Now living in New York and working as staff pianist for the Juilliard School and New York Philharmonic, Amir Farid is a well known local chamber musician for Benaud Trio, and a highly accomplished graduate from the University of Melbourne and the Australian National Academy of Music. In 2006 he won the first prize of the Australian National Piano Award, and graduated with a distinction in postgraduate studies at London’s Royal College of Music in 2009. It was a delight to have the Peninsula Music Society in Mornington bring this fine artist to the region for a solo recital.
Schubert’s Moments Musicaux, No 2 in A-flat was a strikingly beautiful opening piece. Short soft chordal melodies were questioning and heartfelt, spaced by powerfully evocative silences in a poignant and captivating beginning. Elegance and a most expressive shaping of the principal repeated motif showed the full strength of Farid as a painter of warm colours and timbres, soulful communication, and sensitive interpretation. So controlled and effective were the many shades of pianissimo and contrasting phrasing, that one could feel mesmerised audience members holding their breath, touched by calmness and wonderment. Time did seem to stand still.
It is very special to hear an Australian composition performed by the artist who has inspired its inception. Amir Farid and Emily Sun had featured Gordon Kerry’s Violin Sonata when on tour together, and the composer was so impressed with Farid’s colourful sonorities, that he composed and dedicated a new Piano Sonata (No. 2) for him. Farid spoke of how his appreciation and interpretation of the piece deepened when he visited Kerry’s north-eastern Victorian home and felt the landscape and atmosphere reflected in the music. A through-composed single movement work, flowing and imperceptibly “connecting” five sections, Farid significantly and distinctly coloured the themes beautifully in varying registers, portrayed the essence of shimmering elements, and effectively promoted repeated themes and echoing melodic entries with re-invented colours and variegated tone. Again, it was the many shades of dynamics, subtle changes and differences in tonal temperature that gave the piece excitement in shimmering tremolos, shape and clarity in design. A highly satisfied audience seemed to want more of Gordon Kerry’s works.
Farid is a most impressive painter of orchestral colours, so Robert Schumann’s Carnaval Op. 9 was a substantial main work where he could brilliantly combine technical virtuosity and accomplishment with personal and poetic interpretation. Strong orchestral chords and crescendos in the opening Préambule showed brilliance and flair, but maintained beauty and expression. Pierrot was characterised with clearly defined contrasting conversational lines between upper melodies and bass line responses. In Valse Noble we felt the light steps of a balletic waltz and arabesque like rising leaps and scale runs, Chopin- like with many transparent sonorities and veiled pastels. Farid continued the interpersonal connection with the audience sharing magical dream-like qualities of stillness and calm in the sensitive portraits of Eusebius and Chopin while demonstrating the true spirit of mazurka dance rhythms in a more exhilarating and cheeky Coquette, a passionate Florestan and charming romantic circular waltz shapes with Chiarina. Papillons flew lightly and poetically, never overly showy or grounded, while the contrasting Replique took us to the stagewith more robust and energetic syncopated steps. Farid carefully maintained the progressive development in strength and partial statement of the principal theme, careful not to reach the heights too early as we anticipated the final whirlwind and closing portrait. Farid himself demonstrated a picture of ease and relaxation – as waltz sections built and Paganini entered the Carnaval setting, with accelerations of tempo and increased dynamics becoming more formidable, beauty and colour remained first priority. With the Carnaval theme now fully developed in an exhilarating molto vivace orchestral setting for the final section, this audience was most excited and ready to be upstanding with their applause.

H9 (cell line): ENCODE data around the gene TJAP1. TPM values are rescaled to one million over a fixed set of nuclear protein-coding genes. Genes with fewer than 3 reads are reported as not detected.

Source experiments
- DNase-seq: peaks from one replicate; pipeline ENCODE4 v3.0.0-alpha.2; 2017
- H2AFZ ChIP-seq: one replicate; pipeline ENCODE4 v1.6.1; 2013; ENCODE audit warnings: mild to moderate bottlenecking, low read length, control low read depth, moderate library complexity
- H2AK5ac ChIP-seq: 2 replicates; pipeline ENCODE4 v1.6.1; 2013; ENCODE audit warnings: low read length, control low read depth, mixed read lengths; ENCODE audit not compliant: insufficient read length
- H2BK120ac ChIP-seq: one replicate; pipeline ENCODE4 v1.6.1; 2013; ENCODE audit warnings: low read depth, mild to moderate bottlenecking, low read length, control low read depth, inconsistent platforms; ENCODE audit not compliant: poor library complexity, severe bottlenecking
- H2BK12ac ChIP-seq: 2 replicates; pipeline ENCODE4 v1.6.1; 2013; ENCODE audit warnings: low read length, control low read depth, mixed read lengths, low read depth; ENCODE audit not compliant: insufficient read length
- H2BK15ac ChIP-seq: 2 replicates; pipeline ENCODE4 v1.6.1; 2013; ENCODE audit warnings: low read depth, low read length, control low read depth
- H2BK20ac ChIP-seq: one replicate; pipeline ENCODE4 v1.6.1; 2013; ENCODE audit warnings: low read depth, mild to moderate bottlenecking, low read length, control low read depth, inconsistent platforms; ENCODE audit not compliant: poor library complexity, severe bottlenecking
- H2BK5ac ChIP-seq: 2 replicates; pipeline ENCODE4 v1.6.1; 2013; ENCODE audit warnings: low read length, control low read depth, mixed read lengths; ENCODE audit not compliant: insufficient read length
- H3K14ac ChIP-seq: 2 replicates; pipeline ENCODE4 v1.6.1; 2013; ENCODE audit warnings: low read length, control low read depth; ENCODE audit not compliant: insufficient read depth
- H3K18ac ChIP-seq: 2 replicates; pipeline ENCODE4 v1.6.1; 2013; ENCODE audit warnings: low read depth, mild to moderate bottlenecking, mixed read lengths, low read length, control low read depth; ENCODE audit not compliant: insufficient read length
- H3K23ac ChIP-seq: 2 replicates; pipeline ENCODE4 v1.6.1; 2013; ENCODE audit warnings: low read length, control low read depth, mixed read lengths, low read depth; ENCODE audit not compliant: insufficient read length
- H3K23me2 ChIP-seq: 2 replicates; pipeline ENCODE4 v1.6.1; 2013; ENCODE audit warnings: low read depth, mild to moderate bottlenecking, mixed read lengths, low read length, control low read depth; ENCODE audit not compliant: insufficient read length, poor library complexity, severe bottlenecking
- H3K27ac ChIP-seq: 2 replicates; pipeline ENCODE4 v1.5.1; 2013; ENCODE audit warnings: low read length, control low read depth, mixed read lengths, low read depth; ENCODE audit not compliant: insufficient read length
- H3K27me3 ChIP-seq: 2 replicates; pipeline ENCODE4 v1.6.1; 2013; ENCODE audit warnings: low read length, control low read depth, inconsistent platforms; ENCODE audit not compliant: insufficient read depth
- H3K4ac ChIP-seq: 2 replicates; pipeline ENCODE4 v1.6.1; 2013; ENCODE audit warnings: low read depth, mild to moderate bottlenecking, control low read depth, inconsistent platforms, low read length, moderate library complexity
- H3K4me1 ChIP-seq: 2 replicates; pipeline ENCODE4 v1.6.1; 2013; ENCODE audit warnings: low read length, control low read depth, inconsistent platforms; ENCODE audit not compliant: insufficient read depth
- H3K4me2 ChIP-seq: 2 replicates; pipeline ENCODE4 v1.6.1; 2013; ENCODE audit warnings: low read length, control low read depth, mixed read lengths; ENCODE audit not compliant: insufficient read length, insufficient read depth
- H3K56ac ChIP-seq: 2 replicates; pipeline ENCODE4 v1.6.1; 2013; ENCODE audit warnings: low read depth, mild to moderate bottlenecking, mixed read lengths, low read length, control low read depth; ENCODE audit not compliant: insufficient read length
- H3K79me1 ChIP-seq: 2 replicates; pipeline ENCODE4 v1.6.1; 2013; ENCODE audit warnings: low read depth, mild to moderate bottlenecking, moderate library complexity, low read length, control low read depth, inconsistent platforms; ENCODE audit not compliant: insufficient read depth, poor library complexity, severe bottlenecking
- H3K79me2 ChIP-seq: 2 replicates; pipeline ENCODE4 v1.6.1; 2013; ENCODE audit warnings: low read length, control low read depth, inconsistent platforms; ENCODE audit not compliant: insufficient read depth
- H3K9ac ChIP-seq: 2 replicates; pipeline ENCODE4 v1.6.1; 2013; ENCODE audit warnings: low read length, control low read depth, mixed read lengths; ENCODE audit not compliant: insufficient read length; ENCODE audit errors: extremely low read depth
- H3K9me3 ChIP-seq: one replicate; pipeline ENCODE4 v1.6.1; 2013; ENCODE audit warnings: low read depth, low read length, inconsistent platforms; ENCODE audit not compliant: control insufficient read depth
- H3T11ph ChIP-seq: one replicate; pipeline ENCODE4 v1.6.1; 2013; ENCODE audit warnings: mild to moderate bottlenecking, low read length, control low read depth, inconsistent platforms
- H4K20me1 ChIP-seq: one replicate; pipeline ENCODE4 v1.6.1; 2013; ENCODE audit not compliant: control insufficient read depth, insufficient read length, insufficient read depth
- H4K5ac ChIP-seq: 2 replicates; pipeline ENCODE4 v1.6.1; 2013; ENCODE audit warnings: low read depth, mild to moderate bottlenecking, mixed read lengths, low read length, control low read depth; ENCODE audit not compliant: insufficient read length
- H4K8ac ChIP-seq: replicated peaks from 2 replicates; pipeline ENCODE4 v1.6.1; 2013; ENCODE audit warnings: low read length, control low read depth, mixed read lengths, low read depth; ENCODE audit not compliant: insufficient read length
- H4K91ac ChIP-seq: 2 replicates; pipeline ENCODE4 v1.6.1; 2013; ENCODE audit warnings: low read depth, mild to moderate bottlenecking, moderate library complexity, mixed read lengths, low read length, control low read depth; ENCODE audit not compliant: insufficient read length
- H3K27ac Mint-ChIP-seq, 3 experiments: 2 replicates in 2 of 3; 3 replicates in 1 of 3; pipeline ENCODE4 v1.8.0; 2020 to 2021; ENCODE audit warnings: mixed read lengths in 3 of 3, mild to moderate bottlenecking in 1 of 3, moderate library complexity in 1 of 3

Julie McErlain reviewed the piano recital given by Amir Farid for the Peninsula Music Society at the Peninsula Community Theatre on August 6, 2023.